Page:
Organisations that hope to transfer responsibility for HR decisions to AI should be cautious. AI is a tool to aid decision-making, but managers remain accountable. The whole HR department needs to own how decisions are made. We are only beginning to see how employees react to AI-generated HR decisions, how much trust there is. Are they seen as fairer or less fair than human decisions? And do employees know who to approach if they are unhappy with an AI-generated decision?

Few companies will have the capacity to develop AI-assisted HR in-house. So many decide to buy it from an external provider. External parties have a commercial interest in selling their product, but buyers often lack the know-how to challenge what they are buying, and to ascertain whether it’s right for them, in both practical and ethical terms. An additional problem is that such systems are created externally, and trained on data unknown to the buyer. Once it’s up and running, the new system is a black box to the HR team, complicating the exercise of oversight and accountability.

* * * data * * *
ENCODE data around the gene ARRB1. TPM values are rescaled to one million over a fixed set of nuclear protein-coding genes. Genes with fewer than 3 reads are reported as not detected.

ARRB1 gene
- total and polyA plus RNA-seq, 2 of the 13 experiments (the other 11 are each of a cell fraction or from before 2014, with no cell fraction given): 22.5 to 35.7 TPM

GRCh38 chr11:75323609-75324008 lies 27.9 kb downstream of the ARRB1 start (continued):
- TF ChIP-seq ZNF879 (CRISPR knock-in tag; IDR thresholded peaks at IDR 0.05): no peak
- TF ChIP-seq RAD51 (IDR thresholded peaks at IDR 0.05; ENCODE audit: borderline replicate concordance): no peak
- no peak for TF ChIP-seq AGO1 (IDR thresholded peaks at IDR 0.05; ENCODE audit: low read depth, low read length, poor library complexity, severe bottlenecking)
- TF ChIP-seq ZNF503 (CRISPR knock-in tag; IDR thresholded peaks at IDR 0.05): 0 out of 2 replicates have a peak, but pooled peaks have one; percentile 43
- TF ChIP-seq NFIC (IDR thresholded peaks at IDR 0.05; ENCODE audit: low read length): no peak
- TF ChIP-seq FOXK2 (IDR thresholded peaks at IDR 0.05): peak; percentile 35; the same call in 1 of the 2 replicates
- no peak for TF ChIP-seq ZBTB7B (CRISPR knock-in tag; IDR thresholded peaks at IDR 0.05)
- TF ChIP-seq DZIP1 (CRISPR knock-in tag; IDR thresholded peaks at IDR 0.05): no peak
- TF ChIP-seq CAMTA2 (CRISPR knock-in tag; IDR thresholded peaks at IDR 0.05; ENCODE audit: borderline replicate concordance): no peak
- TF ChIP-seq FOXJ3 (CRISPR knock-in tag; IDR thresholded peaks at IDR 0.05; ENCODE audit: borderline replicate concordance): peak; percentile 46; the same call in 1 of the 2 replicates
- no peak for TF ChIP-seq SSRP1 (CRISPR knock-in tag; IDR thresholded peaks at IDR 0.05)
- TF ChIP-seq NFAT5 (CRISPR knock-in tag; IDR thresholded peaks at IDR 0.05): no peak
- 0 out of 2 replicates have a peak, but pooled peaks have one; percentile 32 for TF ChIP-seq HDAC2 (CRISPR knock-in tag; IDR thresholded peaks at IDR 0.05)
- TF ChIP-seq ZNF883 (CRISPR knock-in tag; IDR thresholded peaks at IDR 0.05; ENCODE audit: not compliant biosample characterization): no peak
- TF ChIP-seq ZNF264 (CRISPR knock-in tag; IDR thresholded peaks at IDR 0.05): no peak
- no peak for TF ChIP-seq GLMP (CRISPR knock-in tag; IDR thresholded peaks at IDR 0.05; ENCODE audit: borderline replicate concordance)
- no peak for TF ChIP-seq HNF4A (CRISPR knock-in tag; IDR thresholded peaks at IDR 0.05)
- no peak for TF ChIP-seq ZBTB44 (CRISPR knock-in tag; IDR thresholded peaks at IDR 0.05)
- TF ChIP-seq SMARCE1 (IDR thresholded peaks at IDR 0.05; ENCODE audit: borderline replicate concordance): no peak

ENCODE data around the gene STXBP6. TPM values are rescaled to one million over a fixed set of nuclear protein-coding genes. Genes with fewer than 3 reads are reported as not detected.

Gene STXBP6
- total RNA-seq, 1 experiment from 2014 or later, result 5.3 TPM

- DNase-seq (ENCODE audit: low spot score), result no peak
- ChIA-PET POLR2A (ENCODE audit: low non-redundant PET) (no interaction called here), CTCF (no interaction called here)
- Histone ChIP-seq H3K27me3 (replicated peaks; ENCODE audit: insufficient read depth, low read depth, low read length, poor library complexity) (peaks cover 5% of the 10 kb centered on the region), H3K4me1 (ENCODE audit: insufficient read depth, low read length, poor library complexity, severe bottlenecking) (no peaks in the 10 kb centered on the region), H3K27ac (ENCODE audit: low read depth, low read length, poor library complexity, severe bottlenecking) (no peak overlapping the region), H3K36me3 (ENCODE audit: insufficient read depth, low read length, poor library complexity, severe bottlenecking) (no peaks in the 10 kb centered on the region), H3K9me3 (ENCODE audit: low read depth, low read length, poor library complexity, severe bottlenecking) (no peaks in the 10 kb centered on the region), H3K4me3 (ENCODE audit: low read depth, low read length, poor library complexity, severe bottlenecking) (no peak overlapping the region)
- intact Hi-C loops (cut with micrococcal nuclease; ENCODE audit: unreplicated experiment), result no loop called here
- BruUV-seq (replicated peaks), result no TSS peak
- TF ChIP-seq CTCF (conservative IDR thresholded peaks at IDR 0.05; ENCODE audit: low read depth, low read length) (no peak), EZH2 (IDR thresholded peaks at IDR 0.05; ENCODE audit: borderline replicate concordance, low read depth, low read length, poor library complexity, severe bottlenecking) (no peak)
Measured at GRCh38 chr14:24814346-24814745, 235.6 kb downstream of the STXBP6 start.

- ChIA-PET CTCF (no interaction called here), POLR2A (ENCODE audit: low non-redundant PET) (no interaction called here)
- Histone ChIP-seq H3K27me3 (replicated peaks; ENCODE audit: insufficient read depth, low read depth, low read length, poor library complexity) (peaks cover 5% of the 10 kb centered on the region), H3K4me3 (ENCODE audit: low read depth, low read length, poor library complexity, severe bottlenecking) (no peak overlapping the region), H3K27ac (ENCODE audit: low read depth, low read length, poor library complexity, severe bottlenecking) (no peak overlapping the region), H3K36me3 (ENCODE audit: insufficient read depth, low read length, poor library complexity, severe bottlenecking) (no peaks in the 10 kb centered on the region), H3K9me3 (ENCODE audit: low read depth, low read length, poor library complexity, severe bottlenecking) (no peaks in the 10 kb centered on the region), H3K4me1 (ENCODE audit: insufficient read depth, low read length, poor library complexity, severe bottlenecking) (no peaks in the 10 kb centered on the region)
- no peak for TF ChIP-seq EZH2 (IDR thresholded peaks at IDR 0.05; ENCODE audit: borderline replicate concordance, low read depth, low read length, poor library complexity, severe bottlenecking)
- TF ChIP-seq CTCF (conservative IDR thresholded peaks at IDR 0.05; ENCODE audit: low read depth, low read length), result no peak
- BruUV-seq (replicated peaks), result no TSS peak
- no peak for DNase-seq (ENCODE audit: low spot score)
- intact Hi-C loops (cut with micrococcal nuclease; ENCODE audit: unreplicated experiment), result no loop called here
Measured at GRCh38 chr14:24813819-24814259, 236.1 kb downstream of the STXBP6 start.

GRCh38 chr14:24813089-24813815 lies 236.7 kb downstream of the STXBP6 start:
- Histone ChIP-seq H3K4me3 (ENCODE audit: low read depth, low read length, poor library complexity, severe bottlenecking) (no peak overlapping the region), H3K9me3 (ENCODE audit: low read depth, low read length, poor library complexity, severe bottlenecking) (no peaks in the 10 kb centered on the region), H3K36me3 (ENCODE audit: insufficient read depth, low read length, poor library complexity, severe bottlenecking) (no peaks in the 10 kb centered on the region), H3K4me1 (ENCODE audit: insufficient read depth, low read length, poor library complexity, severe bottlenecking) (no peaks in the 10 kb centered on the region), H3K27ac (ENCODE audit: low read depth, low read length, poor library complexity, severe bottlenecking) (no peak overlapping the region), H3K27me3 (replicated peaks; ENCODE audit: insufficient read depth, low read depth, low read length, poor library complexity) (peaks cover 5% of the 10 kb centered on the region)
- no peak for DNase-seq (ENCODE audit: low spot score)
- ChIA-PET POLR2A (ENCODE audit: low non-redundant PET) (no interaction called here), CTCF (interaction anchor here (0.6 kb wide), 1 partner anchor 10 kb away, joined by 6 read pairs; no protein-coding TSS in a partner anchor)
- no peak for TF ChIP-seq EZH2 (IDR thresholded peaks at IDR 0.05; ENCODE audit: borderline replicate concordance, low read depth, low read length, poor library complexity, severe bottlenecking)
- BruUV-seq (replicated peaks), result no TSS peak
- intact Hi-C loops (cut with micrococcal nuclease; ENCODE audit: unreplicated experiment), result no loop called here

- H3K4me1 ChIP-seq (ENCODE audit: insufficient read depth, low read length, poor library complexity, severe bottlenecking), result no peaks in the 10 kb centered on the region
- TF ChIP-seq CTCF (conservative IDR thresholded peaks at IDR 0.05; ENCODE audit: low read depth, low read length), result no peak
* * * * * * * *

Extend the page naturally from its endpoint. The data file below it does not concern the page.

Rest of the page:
Think big, start small

Even a marathon starts with a single step. So when it comes to AI in HR, our advice is: think big and start small. HR first needs to profoundly understand the fundamentals of Trustworthy AI and start building the relevant capabilities. It’s good to involve your compliance department and data scientists in the workforce at this stage, before you have invested in actual tools. People are needed who can not only interpret the situation, but also stop the system if things go wrong and adjust the code or process. This is in line with the upcoming EU regulation, which calls for meaningful human oversight. Also important is having a diverse set of people, as that increases the likelihood of bias being spotted.